The research was carried out using NASA’s Kepler Space Telescope, which captured intriguing signals suggesting Earth-sized planets were hiding in space.
These signals, however, were not counterbalanced by a longer signal that one would expect if they were joined by a host star, such as our Sun.
The researchers therefore suggest that stars would once have formed around their own star, before being ejected from their solar system by the gravitational effect of other, heavier neighbors.
The signals were captured using the “microlens” principle, which was first predicted by Albert Einstein. This happens when the stars in the foreground can act as magnifying glasses for the stars behind them, which can be seen as bursts of brightness.
Most of these rare incidents are caused by stars. But a small number of this very small number of incidents are caused by planets.
It was signals that appeared to be caused by other worlds that were captured by scientists in the new study – despite fears they may never be found.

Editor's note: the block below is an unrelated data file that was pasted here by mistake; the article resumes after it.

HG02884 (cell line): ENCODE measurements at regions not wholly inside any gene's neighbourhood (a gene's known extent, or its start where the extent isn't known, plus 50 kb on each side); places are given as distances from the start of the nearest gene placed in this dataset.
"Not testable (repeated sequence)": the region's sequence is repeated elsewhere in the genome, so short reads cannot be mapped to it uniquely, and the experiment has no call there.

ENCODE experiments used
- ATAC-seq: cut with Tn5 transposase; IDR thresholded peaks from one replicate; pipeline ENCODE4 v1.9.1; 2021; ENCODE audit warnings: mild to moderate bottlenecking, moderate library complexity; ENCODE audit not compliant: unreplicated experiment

“These signals are extremely difficult to find,” said Iain McDonald of the University of Manchester, who led the research.
“From this cacophony, we’re trying to extract tiny, characteristic illuminations caused by the planets, and we only have one chance to see a signal before it disappears. It’s about as easy as searching for a firefly’s single wink in the middle of a freeway, using just a cell phone.
The Kepler Space Telescope was never designed for this kind of work. Its main job is to research other planets by watching for the shadows they cast as they pass in front of their stars.
“Kepler has done what it was never designed to do, providing new provisional evidence for the existence of a population of land mass floating planets,” said Eamonn Kerins, also of the University of Manchester. , who was a co-author on the study.
“Now he is relaying to other missions that will be designed to find such signals, signals so elusive that Einstein himself thought they were unlikely to ever be observed.” I am very pleased that ESA’s next Euclid mission can also join this effort as an additional scientific activity to its core mission. »
These missions – and other research from NASA and various space agencies – will seek to confirm the existence of these floating planets and what they might look like.
An article detailing the results is published in the Monthly notices from the Royal Astronomical Society.